Keyword: antarctic

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  • Polar explorers brought to life in colour

    12/13/2017 3:23:36 PM PST · by mairdie · 14 replies
    Daily Mail ^ | 13 December 2017 | Chris Pleasance
    They were among the bravest and hardiest men of their time, the first to explore the world's polar regions alongside men like Captain Scott and Ernest Shackleton. While these men might not have received the same recognition as Scott and Shackleton, they were still worthy of being immortalised in photographs that have now been brought to life in colour for the first time. Among the men pictured here is Tom Crean, and Irishman who served with both Scott and Shackleton including on the ill-fated Terra Nova Expedition to the South Pole, which he survived. Also pictured is Lawrence Oats, who...
  • Penguins die in 'catastrophic' Antarctic breeding season

    10/13/2017 6:17:59 AM PDT · by Oldeconomybuyer · 31 replies
    BBC News ^ | October 13, 2017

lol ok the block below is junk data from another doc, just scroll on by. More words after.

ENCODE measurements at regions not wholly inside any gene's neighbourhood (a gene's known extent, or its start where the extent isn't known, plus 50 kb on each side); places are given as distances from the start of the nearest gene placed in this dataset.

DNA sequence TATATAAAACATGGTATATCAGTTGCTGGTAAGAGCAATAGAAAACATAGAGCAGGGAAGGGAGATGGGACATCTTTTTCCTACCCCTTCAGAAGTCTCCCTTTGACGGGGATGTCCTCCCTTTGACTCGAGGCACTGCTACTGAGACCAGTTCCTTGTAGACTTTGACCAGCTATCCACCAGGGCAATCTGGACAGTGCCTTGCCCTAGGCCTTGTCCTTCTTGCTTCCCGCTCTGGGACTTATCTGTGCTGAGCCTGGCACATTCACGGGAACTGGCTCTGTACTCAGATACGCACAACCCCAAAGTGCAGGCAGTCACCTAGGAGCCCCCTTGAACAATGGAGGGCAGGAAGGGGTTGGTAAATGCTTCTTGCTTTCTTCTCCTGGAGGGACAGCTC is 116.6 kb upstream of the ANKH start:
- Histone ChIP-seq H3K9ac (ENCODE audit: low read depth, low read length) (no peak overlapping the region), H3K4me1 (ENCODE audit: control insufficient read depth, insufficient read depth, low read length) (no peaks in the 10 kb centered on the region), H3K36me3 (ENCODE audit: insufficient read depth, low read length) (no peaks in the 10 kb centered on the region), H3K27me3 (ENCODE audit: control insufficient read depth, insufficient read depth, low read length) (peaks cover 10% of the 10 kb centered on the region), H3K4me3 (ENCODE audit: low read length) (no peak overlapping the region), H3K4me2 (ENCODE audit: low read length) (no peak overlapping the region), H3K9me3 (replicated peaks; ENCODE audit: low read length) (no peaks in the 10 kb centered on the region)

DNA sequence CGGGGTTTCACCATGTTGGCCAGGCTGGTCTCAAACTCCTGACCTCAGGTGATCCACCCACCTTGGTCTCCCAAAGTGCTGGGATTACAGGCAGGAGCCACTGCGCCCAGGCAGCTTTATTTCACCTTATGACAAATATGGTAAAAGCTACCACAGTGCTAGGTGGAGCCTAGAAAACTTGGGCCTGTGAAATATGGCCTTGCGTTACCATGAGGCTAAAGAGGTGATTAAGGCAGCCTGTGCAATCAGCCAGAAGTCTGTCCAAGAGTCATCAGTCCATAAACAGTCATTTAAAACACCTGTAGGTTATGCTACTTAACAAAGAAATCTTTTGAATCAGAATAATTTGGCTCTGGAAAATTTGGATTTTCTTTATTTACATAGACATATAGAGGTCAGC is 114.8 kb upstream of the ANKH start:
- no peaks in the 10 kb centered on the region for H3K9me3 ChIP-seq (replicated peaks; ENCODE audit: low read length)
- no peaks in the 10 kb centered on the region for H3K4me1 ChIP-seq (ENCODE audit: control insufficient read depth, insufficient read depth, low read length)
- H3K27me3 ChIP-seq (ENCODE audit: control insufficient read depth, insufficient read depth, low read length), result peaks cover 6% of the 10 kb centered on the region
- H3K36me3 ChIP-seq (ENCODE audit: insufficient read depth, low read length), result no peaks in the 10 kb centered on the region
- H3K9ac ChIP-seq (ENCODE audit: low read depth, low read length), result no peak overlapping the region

All but two Adelie penguin chicks have starved to death in their east Antarctic colony, in a breeding season described as "catastrophic" by experts. It was caused by unusually high amounts of ice late in the season, meaning adults had to travel further for food. It is the second bad season in five years after no chicks survived in 2015.
  • 106-year-old Antarctic fruitcake found, might be edible

    08/12/2017 7:32:21 AM PDT · by BenLurkin · 47 replies
    S F Gate ^ | Friday, August 11, 2017 | Mike Moffitt,
    The Antarctic dessert was found wrapped in paper in a decrepit tin. But despite its rotting container, the cake was said to be in "excellent condition." "There was a very, very slight rancid butter smell to it, but other than that, the cake looked and smelled edible," trust program manager Lizzie Meeks said. Conservators believe British explorer Capt. Robert Falcon Scott probably brought the cake, made by the British biscuit company Huntley & Palmers, to Antarctica during their ill-fated 1910-1913 Terra Nova expedition. The expedition's Northern Party took shelter in the Cape Adare hut, which had been built by Norwegian...
  • ICYMI: NASA Found Out That A Key Antarctic Glacier Isn’t Melting As Fast